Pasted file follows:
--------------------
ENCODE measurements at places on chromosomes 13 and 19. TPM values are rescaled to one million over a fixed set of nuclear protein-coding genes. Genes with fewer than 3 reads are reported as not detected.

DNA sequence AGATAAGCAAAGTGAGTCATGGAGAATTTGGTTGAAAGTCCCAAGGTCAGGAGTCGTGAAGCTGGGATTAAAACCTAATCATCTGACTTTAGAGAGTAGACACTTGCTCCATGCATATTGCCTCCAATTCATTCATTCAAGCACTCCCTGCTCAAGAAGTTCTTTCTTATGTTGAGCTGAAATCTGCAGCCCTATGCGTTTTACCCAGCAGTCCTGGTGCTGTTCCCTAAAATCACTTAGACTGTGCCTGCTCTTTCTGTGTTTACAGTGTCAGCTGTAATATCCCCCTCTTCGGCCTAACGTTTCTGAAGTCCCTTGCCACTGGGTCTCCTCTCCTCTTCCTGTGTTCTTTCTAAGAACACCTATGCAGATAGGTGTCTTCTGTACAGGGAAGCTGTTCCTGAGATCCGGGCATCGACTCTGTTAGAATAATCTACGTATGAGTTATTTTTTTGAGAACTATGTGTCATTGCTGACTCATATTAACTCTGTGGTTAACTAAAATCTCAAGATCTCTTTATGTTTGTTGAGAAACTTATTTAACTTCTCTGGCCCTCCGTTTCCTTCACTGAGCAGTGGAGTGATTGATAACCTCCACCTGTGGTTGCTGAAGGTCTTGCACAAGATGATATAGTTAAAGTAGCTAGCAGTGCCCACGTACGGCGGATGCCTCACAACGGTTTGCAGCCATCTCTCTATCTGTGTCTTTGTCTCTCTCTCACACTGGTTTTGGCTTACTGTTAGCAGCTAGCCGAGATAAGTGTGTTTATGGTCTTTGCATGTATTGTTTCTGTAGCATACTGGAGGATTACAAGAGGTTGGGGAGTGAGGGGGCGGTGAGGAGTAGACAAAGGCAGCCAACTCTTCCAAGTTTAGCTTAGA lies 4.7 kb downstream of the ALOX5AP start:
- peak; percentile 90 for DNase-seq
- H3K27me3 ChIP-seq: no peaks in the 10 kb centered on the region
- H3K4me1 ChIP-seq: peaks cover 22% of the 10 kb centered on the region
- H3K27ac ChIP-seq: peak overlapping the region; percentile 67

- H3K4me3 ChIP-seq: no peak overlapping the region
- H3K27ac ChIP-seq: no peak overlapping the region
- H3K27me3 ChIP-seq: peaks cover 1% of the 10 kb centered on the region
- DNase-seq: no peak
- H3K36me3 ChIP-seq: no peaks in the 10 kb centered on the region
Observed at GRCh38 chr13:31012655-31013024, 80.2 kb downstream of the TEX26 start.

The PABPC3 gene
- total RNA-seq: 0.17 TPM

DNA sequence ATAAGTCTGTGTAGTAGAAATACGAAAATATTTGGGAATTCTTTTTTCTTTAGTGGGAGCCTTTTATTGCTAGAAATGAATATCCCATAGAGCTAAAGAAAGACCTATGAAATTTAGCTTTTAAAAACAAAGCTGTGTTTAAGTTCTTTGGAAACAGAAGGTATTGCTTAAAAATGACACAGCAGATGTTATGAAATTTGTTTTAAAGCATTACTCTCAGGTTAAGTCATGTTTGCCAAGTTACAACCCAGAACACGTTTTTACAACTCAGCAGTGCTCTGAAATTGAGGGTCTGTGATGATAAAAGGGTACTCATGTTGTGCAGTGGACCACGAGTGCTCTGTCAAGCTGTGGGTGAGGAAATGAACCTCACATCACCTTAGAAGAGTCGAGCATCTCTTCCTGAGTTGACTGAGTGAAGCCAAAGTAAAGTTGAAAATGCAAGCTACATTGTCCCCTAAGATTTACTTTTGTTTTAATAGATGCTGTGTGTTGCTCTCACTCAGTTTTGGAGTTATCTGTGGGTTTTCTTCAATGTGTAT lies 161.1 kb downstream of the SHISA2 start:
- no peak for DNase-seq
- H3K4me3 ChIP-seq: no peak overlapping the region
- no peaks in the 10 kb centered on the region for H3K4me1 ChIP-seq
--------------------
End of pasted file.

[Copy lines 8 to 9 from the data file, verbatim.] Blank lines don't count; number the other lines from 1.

- H3K27ac ChIP-seq: no peak overlapping the region
- H3K27me3 ChIP-seq: peaks cover 1% of the 10 kb centered on the region